United States District Court, E.D. Oklahoma
A. White Judge.
the court is the motion to dismiss of defendants. Plaintiff,
a former employee of Wagoner Community Hospital (WCH),
alleged both federal claims under Title VII and state law
claims. In the complaint, plaintiff also named his direct
supervisor Vanessa Finch and a higher supervisor Barnetta
Pofahal as defendants. In his response to the motion,
however, plaintiff dismisses Finch and Pofahal as
defendants and dismisses all claims except the
federal claims “for sexual harassment and hostile work
environment” (#20 at 4). Thus, those claims will be
addressed as asserted against WCH.
reviewing a Rule 12(b)(6) motion, the court must accept as
true all well-pleaded factual allegations in the complaint
and view those allegations in the light most favorable to
plaintiff. Nixon v. City and County of Denver, 784
F.3d 1364, 1368 (10th Cir.2015). Plaintiff is not
required to establish a prima facie case in his complaint,
but is only required to allege enough factual allegations to
set forth a plausible claim. Pueblo of Jemez v. United
States, 790 F.3d 1143, 1172 (10th Cir.2015).
“A claim has facial plausibility when the plaintiff
pleads factual content that allows the court to draw the
reasonable inference that the defendant is liable for the
misconduct alleged.” Ashcroft v. Iqbal, 556
U.S. 662, 678 (2009).
is somewhat hampered because both plaintiff's complaint
and the present briefing are not perfectly clear. As stated,
plaintiff asserts at one point in his response he is
proceeding on claims of (1) sexual harassment and (2) hostile
work environment. There is no cognizable claim for sexual
harassment per se, however. Under Title VII,
harassment is actionable only when it is sufficiently severe
or pervasive such that a reasonable person would find the
environment to be hostile or abusive and the employee in fact
perceived it to be so. Debord v. Mercy Health System of
Kansas, Inc., 737 F.3d 642, 650 (10th
alleges a hostile work environment claim, but also (as is
clear from the complaint and other statements in his response
to the present motion) contends he was discharged in
violation of Title VII. It is not uncommon for a plaintiff to
allege that a hostile work environment culminated in a
constructive discharge. Plaintiff, however,
explicitly disavows such a claim, stating “I did not
resign.” (Complaint at ¶148). Defendant contends
that plaintiff did, in fact, quit (#21 at 4 n.2). Even if
defendant is correct, plaintiff might still have a claim for
constructive discharge, but (as stated) plaintiff's
allegation in the complaint is of actual discharge.
is an African-American male (Complaint, ¶22). His wife
is white (¶38). His supervisor Finch is African-American
(¶27). Viewing the allegations in the light most
favorable to plaintiff, it appears the complaint alleges that
the hostile work environment and discharge were motivated by
both race and sex, i.e., two prohibited bases under
Title VII. That is to say, some of the comments directed at
plaintiff (the allegations considered true for purposes of a
Rule 12(b)(6) motion) are alleged to stem from either sexual
attraction of the supervisor to plaintiff or from resentment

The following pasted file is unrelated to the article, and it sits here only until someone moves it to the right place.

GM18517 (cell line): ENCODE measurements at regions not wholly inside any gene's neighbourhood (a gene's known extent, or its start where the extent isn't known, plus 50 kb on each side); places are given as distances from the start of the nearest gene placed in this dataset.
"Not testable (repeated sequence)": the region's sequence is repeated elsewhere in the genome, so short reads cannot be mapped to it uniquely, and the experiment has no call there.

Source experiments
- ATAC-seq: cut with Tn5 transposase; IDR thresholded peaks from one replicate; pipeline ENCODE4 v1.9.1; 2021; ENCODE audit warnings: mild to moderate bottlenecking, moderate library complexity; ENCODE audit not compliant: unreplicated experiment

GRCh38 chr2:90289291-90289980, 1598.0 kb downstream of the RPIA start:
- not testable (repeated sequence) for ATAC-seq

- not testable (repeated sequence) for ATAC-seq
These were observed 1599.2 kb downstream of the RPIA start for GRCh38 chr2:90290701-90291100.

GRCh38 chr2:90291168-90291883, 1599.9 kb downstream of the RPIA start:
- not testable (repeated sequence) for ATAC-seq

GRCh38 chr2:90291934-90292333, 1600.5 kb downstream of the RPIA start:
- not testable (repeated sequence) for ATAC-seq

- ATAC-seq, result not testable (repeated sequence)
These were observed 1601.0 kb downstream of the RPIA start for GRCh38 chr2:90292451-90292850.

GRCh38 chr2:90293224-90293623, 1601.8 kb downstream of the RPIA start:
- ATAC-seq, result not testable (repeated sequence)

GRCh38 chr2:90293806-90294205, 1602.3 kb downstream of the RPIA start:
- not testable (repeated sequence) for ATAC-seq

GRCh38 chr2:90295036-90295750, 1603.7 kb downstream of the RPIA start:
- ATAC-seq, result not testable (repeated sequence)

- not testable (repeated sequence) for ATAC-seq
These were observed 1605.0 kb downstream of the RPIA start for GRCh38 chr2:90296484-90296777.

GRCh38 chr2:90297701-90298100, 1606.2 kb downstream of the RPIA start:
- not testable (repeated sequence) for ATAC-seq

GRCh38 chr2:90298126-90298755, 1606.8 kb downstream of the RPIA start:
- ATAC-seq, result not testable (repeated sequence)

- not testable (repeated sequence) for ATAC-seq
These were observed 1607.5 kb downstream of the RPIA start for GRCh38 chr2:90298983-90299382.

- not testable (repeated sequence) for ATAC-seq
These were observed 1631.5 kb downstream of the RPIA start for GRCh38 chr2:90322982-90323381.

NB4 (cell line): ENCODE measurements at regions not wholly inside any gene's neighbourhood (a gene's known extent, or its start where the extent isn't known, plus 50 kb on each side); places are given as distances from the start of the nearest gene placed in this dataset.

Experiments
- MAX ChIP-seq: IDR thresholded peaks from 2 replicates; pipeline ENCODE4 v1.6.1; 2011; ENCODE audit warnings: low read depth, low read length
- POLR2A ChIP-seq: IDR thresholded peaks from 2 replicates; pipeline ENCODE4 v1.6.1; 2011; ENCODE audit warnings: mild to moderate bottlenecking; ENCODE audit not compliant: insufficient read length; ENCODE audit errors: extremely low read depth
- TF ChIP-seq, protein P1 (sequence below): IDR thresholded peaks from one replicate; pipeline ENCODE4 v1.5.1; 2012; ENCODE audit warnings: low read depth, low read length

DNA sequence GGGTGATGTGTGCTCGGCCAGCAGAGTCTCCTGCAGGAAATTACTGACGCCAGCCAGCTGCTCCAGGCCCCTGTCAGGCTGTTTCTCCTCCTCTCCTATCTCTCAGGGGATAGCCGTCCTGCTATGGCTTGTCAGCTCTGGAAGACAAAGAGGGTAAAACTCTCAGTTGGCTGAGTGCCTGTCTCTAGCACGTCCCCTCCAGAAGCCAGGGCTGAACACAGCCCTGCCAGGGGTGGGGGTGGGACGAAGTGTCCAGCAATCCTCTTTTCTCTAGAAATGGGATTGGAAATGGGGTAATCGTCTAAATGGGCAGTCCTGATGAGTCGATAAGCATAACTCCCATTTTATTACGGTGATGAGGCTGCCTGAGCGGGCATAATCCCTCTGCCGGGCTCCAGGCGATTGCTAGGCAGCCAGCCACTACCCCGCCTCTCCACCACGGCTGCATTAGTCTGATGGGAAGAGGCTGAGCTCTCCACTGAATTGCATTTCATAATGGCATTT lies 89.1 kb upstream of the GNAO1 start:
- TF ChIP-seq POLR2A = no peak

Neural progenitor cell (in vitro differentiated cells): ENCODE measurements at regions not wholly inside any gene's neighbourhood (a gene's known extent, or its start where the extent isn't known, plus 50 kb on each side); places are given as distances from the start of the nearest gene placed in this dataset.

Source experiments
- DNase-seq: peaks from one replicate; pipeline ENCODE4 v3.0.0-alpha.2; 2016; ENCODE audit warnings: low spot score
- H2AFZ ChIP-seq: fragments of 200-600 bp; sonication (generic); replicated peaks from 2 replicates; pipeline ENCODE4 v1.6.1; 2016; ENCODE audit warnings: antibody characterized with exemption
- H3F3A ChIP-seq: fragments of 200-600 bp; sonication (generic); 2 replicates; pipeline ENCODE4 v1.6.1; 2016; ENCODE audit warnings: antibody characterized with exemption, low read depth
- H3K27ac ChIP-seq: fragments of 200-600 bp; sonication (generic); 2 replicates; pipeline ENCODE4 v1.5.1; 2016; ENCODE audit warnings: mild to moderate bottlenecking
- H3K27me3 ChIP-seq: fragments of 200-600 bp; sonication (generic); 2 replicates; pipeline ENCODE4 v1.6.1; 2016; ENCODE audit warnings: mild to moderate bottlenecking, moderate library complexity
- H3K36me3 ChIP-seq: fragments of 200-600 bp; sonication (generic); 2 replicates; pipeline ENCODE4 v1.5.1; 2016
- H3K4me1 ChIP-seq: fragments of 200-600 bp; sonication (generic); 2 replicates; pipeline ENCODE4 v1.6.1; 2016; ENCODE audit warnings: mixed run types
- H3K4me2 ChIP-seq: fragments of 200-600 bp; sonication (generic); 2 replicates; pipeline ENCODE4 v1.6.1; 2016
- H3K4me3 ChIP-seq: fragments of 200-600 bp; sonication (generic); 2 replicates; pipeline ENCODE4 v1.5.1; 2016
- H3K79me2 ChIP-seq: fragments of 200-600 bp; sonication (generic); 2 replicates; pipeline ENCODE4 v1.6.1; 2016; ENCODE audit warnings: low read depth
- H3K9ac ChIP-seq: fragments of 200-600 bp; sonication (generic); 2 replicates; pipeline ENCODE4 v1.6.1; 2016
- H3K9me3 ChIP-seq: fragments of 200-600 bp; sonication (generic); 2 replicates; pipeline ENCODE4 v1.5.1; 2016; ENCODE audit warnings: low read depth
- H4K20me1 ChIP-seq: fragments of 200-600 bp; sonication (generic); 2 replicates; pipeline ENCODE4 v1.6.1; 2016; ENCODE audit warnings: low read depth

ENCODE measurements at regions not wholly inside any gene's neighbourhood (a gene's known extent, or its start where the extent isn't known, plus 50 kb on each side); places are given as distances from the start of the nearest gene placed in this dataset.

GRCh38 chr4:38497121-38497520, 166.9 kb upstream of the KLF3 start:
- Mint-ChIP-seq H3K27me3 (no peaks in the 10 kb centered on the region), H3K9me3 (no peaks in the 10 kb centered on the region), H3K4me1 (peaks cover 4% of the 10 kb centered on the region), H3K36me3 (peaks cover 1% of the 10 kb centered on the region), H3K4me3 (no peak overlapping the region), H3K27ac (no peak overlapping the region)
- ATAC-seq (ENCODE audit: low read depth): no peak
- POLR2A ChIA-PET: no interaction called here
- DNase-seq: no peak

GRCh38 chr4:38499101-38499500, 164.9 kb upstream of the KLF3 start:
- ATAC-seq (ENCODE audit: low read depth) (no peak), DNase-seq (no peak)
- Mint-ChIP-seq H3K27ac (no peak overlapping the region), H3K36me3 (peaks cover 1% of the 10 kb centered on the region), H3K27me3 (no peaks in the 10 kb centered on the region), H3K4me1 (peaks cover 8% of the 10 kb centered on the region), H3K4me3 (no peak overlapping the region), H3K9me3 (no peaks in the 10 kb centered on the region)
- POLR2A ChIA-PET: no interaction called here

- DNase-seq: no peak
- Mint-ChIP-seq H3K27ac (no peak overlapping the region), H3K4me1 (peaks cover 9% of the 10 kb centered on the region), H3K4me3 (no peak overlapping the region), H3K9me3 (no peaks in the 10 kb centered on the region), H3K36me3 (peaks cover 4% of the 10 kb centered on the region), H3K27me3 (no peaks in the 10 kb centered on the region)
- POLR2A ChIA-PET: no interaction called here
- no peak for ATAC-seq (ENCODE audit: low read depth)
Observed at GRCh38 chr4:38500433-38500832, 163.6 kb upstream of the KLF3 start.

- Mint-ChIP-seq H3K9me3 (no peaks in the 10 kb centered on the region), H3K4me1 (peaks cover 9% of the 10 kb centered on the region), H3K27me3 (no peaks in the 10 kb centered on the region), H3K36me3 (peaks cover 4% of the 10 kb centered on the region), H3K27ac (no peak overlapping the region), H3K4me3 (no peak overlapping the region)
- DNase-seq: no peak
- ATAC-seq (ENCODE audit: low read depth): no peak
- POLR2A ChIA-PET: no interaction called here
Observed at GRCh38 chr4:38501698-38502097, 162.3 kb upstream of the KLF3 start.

that plaintiff was married to a white woman.
the claim of hostile work environment, plaintiff must allege
more than a few isolated incidents; instead, there must be a
steady barrage of opprobrious comments. See Chavez v. New
Mexico, 397 F.3d 826, 832 (10th Cir.2005).
The court finds plaintiff has adequately stated a plausible
claim which survives under Rule 12(b)(6). As for the claim of
wrongful discharge in violation of 42 U.S.C.
§2000e-2(a)(1), defendant takes the position that
plaintiff is merely using a label or conclusion in calling
his termination a “tangible adverse employment
action.” (#21 at 2). Rather, defendant argues, plaintiff
must specify who terminated plaintiff and what was said. The
court disagrees. “Rule 8(a)(2) still lives. Under Rule
8, specific facts are not necessary; the statement need only
give the defendant fair notice of what the claim is and the
grounds upon which it rests.” Burnett v. Mortgage
Elec. Registration Sys., Inc., 706 F.3d 1231, 1235-36
(10th Cir.2013). Plaintiff's complaint
satisfies this standard.
the order of the court that the motion to dismiss (#15) is
hereby denied as to defendant Wagoner Community Hospital.
Defendants Finch and Pofahal, however, are dismissed with
This was an appropriate decision,
because relief granted under Title VII is against the
employer, not individual employees. See generally Cooks
v. Industrial Piping Specialists, Inc., 2017 WL 253160,
*2 (N.D.Okla.2017). Plaintiff does not specify, but the court
finds dismissal of the other defendants should be with
A constructive discharge occurs when an
employer unlawfully creates working conditions so intolerable
that a reasonable person in the employee's position would
feel forced to resign. Lockheed Martin Corp. v. Admin.
Review Bd., 717 F.3d 1121, 1133 (10th
Cir.2013). An actual discharge occurs when the employer uses
language or engages in conduct that would logically lead a
prudent person to believe his tenure had been terminated.
Fischer v. Forestwood Co., Inc., 525 F.3d 972, 979
(10th Cir.2008). An actual discharge does not
occur, however, when the employee chooses to resign rather
than work under undesirable conditions. Id. at
The present pleading standard is
“a middle ground between heightened fact pleading,
which is expressly rejected, and allowing complaints that are
no more than labels and conclusions or a formulaic recitation
of the elements of a cause of action, which the Court stated
would not do.” K ...